U.S. Customs and Border Protection has been flying Predator UAS over Mexico for two years, helping Mexican authorities track suspected drug traffickers. These flights, approved by Mexico but never announced by either country, predate occasional flights into Mexico by the U.S. Air Force’s Global Hawk that began last month.
While Mexico has its own unmanned aircraft systems, they do not have the range or high-resolution capabilities necessary for certain surveillance activities. The Global Hawk can fly higher than 60,000 feet and survey about 40,000 square miles of territory in a day. They cannot be readily seen by drug traffickers — or ordinary Mexicans — on the ground.
President Obama and his Mexican counterpart, Felipe Calderón, formally agreed to continue the surveillance flights during a White House meeting on March 3. The American assistance has been kept secret because of legal restrictions in Mexico and the heated political sensitivities there about sovereignty.
Mexico’s National Security Council said in a statement Wednesday that unmanned aircraft have flown over Mexico on specific occasions, mainly along the border with the U.S., to gather information at the request of the Mexican government. “When these operations are carried out, they are always done with the authorization, oversight and supervision of national agencies, including the Mexican Air Force,” the council said.
It said that Mexico always defines the objectives, the information to be gathered and the specific tasks in which the drones will be used and insisted the operations respected Mexican law, civil and human rights. The UAS “have been particularly useful in achieving various objectives of combating crime and have significantly increased Mexican authorities’ capabilities and technological superiority in its fight against crime,” the council said.
The flights have been criticized by some Mexican politicians, who have often been sensitive to the involvement of U.S. agencies on Mexican soil. Senator Ricardo Monreal of the Labour Party said having U.S. UAS flying over Mexico is “unconstitutional and it violates national sovereignty.” He issued a statement accusing Calderon’s government of being “too submissive to the neighbour to the north” and said that Mexico’s Senate was never informed of either operation.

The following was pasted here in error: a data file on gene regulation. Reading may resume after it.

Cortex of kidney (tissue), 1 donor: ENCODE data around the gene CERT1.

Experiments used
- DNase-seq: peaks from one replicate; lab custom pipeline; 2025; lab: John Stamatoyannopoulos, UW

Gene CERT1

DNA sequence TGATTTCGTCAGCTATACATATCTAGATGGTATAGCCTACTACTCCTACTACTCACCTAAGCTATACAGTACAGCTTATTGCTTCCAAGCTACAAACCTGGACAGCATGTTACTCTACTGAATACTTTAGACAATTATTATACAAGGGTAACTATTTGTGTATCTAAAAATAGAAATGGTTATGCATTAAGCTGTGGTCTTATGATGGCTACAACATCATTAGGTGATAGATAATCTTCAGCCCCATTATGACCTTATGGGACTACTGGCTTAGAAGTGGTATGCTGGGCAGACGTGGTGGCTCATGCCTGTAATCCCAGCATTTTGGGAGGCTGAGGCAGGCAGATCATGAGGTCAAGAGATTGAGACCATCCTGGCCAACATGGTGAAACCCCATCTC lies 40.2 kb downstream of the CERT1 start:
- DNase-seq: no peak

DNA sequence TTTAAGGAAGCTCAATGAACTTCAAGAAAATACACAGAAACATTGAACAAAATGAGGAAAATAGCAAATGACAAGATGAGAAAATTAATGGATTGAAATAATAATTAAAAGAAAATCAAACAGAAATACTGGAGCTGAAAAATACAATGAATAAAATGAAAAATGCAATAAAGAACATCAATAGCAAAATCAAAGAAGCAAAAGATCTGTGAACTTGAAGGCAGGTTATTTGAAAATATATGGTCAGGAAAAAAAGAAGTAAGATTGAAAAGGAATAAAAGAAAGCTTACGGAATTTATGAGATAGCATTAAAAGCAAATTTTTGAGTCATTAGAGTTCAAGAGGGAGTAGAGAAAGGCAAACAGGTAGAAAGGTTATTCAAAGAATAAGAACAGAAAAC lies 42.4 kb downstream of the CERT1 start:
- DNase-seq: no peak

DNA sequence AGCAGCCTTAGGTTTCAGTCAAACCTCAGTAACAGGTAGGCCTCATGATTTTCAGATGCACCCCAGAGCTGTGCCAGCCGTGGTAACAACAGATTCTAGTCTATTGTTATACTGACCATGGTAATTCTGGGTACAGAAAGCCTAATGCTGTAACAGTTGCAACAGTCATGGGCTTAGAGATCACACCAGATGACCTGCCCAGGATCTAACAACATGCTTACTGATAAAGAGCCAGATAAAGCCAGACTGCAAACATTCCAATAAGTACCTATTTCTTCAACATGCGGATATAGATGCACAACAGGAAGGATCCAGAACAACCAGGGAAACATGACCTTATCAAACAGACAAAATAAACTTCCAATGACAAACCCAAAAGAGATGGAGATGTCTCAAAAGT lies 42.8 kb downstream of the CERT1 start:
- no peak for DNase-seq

U.S. Customs and Border Protection began flying the Predator B into Mexico in early 2009, said an official at the U.S. Department of Homeland Security with knowledge of the operations. The agency operates four PredatorB’s along the border. Unlike the high-altitude Global Hawk, the smaller Predator typically flies at around 18,000 feet. The Predator flights were first suggested by the U.S. border agency, but once they actually started, the missions were based on specific requests from the Mexican government and were done with a Mexican official at the command centre where the flight was controlled, the official said.
“They only occur based on intelligence from the Mexicans,” the official said. The Predator flights continue and there have been dozens of them into Mexico. Mexico responded to the U.S. proposal by requesting flights twice a week, but that was soon scaled back to once every other week, the official said.
A former Customs and Border Protection employee close to the UAS programme said the flights were not that frequent. In 2009, he said, there were occasional “proof of concept” flights, which would last about 10 hours and would venture no more than 10 miles south of the border.
Sources: New York Times, Associated Press